I work from my home in Barcelona as a remote worker. I've got a lot of questions about this topic, so I'll try to cover the basics here.
Even though Mozilla doesn't have a physical office in Spain, they do have a branch here. That means that I'm not self-employed or a contractor, but a regular employee and subject to labor laws in Spain –which helps a lot!
A lot of Mozilla staff works remotely and we do have a remote culture in the company. Most of my team works remotely too. We hold weekly meetings via videoconference and communicate regularly by e-mail (the important stuff) and by IRC (urgent or non-important things).
The biggest challenge for me isn't not being in a physical office with them, but timezones. Half of Mozilla works in California, and that's an 8-hour gap with Europe. We also have offices in Asia, and that's another 8-hout gap with them. I know that some people who work in Europe for a company in San Francisco shift their schedule so they work on Pacific Time hours… but I'm a morning person.
So what do I do to have meetings where most people are in the US but I'm in Europe? Well… It's complicated. First, I try to have these meetings happening at 16PM CET, which is 9AM at the other side, but it's not always possible. I also try to have these meetings towards the beginning of the week, since I tend to go out and socialize near the weekend. And of course, I don't work at non-reasonable hours, so I don't do midnight meetings or things like that –most folks are sensible enough to realise that it's not OK to work at those hours and are happy to accommodate for a different time.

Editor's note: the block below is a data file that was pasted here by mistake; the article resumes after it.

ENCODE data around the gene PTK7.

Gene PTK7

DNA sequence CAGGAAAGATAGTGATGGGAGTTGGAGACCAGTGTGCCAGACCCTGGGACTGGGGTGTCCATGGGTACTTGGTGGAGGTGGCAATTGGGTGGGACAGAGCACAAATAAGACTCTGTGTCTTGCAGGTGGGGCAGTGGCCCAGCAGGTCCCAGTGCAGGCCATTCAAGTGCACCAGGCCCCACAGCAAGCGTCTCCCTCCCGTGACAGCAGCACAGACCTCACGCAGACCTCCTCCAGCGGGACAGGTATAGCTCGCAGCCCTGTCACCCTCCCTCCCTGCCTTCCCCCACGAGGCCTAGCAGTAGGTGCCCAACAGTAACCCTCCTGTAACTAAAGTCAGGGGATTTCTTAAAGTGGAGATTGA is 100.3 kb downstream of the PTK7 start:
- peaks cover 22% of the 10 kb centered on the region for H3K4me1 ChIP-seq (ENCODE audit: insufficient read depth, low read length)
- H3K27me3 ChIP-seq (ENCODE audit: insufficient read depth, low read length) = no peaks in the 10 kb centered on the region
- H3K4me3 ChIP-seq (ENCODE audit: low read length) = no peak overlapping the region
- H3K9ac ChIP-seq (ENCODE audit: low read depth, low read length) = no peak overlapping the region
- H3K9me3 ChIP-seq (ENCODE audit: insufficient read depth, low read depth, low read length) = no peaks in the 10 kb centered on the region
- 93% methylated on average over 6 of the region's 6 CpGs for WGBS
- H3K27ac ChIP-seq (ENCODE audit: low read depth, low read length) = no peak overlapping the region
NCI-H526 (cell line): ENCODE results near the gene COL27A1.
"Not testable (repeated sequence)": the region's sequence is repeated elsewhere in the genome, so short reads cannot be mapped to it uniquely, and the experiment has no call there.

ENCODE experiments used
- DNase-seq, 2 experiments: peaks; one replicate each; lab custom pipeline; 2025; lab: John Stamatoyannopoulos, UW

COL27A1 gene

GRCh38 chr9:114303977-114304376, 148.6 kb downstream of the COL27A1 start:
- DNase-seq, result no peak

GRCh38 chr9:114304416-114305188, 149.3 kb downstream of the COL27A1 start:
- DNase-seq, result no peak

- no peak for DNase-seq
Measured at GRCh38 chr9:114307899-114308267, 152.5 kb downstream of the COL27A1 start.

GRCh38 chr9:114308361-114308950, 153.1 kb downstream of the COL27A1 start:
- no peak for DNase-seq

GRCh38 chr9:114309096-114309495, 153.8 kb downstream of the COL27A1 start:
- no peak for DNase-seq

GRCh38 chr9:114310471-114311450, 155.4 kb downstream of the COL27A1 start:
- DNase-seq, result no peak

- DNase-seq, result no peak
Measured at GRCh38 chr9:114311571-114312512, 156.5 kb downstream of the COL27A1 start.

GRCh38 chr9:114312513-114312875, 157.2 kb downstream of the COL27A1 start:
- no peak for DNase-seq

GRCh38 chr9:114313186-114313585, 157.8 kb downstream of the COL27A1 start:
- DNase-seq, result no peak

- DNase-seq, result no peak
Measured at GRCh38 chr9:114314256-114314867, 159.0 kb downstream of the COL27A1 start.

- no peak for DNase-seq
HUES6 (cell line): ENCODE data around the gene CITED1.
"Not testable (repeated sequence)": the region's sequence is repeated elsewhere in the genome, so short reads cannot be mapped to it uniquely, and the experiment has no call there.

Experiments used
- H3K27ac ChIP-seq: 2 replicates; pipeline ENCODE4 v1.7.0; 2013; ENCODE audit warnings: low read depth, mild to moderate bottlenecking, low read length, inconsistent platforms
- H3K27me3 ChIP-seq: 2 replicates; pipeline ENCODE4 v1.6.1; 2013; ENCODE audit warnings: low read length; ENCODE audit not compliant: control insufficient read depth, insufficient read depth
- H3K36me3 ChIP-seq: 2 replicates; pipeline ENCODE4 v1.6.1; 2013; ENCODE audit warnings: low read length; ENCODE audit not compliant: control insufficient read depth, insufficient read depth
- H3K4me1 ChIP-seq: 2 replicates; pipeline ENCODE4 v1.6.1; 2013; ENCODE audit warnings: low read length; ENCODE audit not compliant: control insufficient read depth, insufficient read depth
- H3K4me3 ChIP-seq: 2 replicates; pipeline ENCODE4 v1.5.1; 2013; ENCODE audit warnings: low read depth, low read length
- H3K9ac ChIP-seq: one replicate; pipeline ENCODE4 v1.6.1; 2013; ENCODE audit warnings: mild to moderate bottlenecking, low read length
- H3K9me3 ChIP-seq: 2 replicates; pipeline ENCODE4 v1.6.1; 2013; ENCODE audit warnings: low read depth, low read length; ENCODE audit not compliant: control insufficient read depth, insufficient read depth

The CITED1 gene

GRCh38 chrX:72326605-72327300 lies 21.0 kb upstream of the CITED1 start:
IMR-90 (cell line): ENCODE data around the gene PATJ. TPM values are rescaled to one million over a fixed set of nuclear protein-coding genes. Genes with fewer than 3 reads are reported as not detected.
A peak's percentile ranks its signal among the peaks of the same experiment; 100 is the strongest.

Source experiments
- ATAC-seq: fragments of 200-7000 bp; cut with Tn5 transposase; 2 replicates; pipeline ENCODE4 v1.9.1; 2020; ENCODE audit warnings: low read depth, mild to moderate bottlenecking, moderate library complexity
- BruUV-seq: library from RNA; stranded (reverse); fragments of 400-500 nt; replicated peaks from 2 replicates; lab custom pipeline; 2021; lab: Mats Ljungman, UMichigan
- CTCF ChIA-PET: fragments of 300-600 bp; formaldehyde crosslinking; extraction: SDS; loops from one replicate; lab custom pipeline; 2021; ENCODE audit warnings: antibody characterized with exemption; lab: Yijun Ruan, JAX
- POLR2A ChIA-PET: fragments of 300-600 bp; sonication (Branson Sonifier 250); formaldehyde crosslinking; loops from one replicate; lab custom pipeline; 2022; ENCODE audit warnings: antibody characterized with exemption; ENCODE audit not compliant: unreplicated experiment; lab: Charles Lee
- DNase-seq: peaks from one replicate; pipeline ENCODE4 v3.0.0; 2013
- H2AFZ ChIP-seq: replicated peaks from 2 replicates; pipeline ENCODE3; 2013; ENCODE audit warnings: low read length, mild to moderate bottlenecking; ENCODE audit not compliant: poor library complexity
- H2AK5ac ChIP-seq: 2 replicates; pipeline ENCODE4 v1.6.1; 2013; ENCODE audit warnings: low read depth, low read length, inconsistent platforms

Home office setup
Regarding equipment, some words of advise: do get office-quality, ergonomic furniture for working from home! I tried to use the furniture I had already at home, but months later I found out the hard way that I needed something better to avoid further injuries. Your chair and desk are more important than your computer! A slow computer will lower your productivity –a bad furniture setup will prevent you from coding at all!
So now I have an ergonomic chair and a stand-up/sitting desk. And no injuries in my hands and arms, which is great.
My laptop is a 12-inch Macbook, which I picked because it was the lightest model and it's very convenient for travelling –and for working 1 hour or so from a café so I don't feel trapped at home.